Spam You Won't Can

 | May 04, 2012 | 11:30 AM EDT  | Comments
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ET

Spam. Everyone hates it. If I don't know you, don't email me.  But what if I wished I did know you?

Well that's smart marketing, and the business of a new breed of email marketing software makers who think they have figured out a way to make you love getting email bombs from every direction, including Facebook and Twitter.

A leader in this niche is ExactTarget (ET), which started as just another high-class spam weaponizer but has transformed into a Software as a Service (SaaS) technology leader that helps companies reach new customers across all social and distribution networks.

There was a time when the most effective way to market to consumers was to buy TV and print display space. You know, when dinosaurs roamed the earth and newspapers covered them.

Don't get me wrong, television marketing is still king, after all Super Bowl ads went for as much as $3.5 million a pop this year. But with the growth of Internet and mobile users, the shift to online marketing is growing faster than any other medium, and ExactTarget is at the heart of this transformation.

The company's goal is to help businesses increase sales, optimize marketing dollars, and strengthen customer relationships by providing a single interactive marketing hub that controls every aspect of the business-customer relationship.

Instead of a separate application (and often a separate company) to manage email, social-media networking, and mobile marketing, ExactTarget is one of the few companies in the world that provides one software solution that captures every need.

The company's client list of nearly 5,000 reads like a Who's Who of the business world, including Microsoft, Vodafone, Xerox, Hitachi and Papa John's, crossing nearly every industry.  The Indianapolis-based firm has more than a thousand employees across several global offices, including San Francisco, London, Melbourne, Sydney and Sao Paulo.

Over a decade ago, co-founders Scott Dorsey, Chris Baggott and Peter McCormick met to discuss an idea to help businesses communicate with their clients over email.  Up to that point, business-to-consumer direct marketing over email had not been utilized, at least in any large-scale way, and these guys saw a golden opportunity.  Dorsey remains in charge as chief executive, having led an expansion to marketing campaigns across email, mobile, social media and the Web.

After a few years in business, a big break came for the firm in 2003 when CareerBuilder tapped ExactTarget to run its email marketing campaign, an endeavor that included millions of emails a month.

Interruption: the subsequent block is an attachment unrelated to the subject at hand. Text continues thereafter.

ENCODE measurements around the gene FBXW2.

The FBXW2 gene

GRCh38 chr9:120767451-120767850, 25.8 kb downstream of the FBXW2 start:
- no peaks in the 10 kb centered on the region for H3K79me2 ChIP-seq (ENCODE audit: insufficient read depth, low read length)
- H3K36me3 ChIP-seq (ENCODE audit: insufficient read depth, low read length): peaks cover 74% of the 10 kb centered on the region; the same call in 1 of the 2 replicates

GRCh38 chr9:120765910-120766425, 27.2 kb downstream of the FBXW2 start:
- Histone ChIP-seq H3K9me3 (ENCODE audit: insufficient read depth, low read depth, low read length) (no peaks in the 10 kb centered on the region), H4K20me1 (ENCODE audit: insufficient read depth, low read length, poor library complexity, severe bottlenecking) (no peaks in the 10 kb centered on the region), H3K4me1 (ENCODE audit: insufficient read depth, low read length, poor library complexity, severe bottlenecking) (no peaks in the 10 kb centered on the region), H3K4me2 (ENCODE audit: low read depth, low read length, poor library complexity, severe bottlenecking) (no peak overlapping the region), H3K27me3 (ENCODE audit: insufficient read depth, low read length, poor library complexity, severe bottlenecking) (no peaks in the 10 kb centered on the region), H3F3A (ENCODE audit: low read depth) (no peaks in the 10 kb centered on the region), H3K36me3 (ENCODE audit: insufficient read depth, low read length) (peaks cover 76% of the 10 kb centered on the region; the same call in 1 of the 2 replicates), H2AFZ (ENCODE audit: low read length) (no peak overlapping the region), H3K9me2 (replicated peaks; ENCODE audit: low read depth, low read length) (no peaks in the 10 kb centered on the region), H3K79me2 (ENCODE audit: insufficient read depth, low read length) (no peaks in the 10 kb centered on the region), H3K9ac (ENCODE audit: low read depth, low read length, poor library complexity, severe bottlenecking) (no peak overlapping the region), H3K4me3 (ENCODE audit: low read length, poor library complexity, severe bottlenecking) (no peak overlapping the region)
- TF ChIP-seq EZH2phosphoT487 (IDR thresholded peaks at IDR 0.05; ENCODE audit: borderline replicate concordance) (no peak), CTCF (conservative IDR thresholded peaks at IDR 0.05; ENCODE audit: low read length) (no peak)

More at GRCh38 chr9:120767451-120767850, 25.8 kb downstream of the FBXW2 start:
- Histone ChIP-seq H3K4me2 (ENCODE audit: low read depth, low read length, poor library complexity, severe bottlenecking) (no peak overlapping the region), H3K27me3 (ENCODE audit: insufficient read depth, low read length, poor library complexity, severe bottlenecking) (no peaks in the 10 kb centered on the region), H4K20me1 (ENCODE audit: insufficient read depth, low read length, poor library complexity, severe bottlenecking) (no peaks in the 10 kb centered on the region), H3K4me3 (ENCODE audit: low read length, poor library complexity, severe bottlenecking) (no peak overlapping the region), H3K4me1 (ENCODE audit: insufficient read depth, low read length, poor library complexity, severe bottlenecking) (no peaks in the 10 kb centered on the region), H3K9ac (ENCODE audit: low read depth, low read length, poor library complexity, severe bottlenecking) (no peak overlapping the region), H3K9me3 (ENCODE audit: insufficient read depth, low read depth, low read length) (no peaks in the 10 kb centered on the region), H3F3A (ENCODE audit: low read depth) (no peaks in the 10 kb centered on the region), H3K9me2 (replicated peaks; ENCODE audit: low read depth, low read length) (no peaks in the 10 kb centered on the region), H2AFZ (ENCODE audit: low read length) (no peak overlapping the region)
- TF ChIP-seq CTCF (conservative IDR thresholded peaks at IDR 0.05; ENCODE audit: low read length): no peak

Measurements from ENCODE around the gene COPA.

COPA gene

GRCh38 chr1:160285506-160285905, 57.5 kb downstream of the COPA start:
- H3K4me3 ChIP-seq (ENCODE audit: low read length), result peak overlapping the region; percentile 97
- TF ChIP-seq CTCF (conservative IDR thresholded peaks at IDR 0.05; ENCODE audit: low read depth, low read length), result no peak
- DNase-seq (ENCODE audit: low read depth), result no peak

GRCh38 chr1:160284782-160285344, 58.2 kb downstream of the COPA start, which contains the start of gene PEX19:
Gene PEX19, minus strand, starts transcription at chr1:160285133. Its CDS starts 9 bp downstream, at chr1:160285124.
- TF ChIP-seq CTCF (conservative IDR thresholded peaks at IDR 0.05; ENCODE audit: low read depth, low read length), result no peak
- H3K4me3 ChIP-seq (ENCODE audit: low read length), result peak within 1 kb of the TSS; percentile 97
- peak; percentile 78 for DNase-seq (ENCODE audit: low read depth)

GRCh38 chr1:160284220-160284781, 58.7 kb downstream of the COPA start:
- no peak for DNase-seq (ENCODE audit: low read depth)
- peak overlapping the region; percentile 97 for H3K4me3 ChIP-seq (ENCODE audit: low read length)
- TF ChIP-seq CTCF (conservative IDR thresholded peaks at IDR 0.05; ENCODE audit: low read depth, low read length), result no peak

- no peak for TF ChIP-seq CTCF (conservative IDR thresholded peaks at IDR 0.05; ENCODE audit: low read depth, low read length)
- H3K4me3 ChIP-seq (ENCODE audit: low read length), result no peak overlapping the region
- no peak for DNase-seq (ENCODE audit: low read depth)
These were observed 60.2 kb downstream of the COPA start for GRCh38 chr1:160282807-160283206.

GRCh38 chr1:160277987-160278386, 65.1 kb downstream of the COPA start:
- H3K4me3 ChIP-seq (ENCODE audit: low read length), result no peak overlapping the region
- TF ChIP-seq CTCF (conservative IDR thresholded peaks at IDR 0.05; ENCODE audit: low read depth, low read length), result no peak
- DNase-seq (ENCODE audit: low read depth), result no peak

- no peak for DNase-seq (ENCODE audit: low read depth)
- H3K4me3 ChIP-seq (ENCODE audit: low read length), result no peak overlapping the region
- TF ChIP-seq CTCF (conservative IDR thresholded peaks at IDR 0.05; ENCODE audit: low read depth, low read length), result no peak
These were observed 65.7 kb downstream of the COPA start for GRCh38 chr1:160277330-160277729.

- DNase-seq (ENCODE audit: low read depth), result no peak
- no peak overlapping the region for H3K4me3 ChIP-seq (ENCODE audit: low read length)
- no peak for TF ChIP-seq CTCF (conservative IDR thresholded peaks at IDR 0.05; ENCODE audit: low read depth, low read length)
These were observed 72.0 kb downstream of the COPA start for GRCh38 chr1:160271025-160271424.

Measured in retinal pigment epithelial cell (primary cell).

Now ExactTarget's primary product is its Interactive Marketing Hub, which is the central framework through which businesses can plan and observe all customer communications, whether through Facebook, Twitter, blogs, or anywhere else on the Web where a company is being discussed or mentioned. 

It's evident we live in a very different world from just a few years ago, a world where things go viral in a matter of seconds.  Being able to manage your brand, understand your customers, and react instantaneously is no longer a luxury; it's a priority.  What was originally a niche segment of the business universe has gone mainstream, and ExactTarget is capitalizing on that movement.

ExactTarget shares went public in March at an initial pricing of $19, but quickly rose to close above $25 its first trading day.  Shares have held steady in the $25 to $27 range as investors eagerly await the company's first-quarter earnings results next month. The firm grew revenue every year of its existence, recently climbing to $207 million in 2011 from just under $20 million in 2006. 

That type of growth isn't common. In fact, research from Deutsche Bank predicts the global market for ExactTarget's services will grow to more than $50 billion by 2020, up from $11 billion now, representing annual growth of 19% a year.

It's a huge trend that analysts predict will explode as more marketing budgets transition from traditional TV, radio and print to online avenues like email, social media, video and mobile marketing.

With a $1.7 billion market cap, ET shares are currently trading at a price-to-sales ratio of 8.4x the trailing 12 months, which is a bit pricey for its peer group. Considering sales grew 55% last year, you really have to focus on the future for this high-growth company.  With 44 consecutive quarters of growth combined with subscription revenue renewal rates above 90%, don't expect a slowdown anytime soon. 

Put ExactTarget on your list of high-growth stocks to buy in a panic later this year, and then potentially hold for a long time.

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